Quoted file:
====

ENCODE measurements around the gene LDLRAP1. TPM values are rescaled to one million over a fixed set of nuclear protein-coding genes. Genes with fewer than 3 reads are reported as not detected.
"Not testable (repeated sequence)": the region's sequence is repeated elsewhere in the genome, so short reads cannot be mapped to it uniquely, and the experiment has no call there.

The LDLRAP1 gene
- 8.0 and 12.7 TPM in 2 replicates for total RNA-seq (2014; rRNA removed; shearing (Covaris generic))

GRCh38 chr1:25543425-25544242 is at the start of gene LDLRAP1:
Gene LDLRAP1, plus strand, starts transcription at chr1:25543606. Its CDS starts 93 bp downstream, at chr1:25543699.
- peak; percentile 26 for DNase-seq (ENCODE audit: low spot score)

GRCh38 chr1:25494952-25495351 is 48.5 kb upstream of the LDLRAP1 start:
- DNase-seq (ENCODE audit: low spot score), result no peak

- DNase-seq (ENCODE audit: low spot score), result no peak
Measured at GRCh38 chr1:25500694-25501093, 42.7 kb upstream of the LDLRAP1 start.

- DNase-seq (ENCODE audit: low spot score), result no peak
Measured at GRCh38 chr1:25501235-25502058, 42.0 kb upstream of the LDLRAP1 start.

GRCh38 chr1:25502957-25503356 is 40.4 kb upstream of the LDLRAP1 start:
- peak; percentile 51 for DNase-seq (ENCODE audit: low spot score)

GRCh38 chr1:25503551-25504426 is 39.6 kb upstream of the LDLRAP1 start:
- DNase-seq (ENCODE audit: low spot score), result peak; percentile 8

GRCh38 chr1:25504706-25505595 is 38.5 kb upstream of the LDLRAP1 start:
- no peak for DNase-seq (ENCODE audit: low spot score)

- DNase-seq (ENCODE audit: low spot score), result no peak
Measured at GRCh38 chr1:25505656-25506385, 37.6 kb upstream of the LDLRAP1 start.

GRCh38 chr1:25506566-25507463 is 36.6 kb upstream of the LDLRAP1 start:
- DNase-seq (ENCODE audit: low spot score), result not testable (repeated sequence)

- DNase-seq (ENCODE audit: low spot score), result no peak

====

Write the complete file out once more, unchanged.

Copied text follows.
ENCODE measurements around the gene LDLRAP1. TPM values are rescaled to one million over a fixed set of nuclear protein-coding genes. Genes with fewer than 3 reads are reported as not detected.
"Not testable (repeated sequence)": the region's sequence is repeated elsewhere in the genome, so short reads cannot be mapped to it uniquely, and the experiment has no call there.

The LDLRAP1 gene
- 8.0 and 12.7 TPM in 2 replicates for total RNA-seq (2014; rRNA removed; shearing (Covaris generic))

GRCh38 chr1:25543425-25544242 is at the start of gene LDLRAP1:
Gene LDLRAP1, plus strand, starts transcription at chr1:25543606. Its CDS starts 93 bp downstream, at chr1:25543699.
- peak; percentile 26 for DNase-seq (ENCODE audit: low spot score)

GRCh38 chr1:25494952-25495351 is 48.5 kb upstream of the LDLRAP1 start:
- DNase-seq (ENCODE audit: low spot score), result no peak

- DNase-seq (ENCODE audit: low spot score), result no peak
Measured at GRCh38 chr1:25500694-25501093, 42.7 kb upstream of the LDLRAP1 start.

- DNase-seq (ENCODE audit: low spot score), result no peak
Measured at GRCh38 chr1:25501235-25502058, 42.0 kb upstream of the LDLRAP1 start.

GRCh38 chr1:25502957-25503356 is 40.4 kb upstream of the LDLRAP1 start:
- peak; percentile 51 for DNase-seq (ENCODE audit: low spot score)

GRCh38 chr1:25503551-25504426 is 39.6 kb upstream of the LDLRAP1 start:
- DNase-seq (ENCODE audit: low spot score), result peak; percentile 8

GRCh38 chr1:25504706-25505595 is 38.5 kb upstream of the LDLRAP1 start:
- no peak for DNase-seq (ENCODE audit: low spot score)

- DNase-seq (ENCODE audit: low spot score), result no peak
Measured at GRCh38 chr1:25505656-25506385, 37.6 kb upstream of the LDLRAP1 start.

GRCh38 chr1:25506566-25507463 is 36.6 kb upstream of the LDLRAP1 start:
- DNase-seq (ENCODE audit: low spot score), result not testable (repeated sequence)

- DNase-seq (ENCODE audit: low spot score), result no peak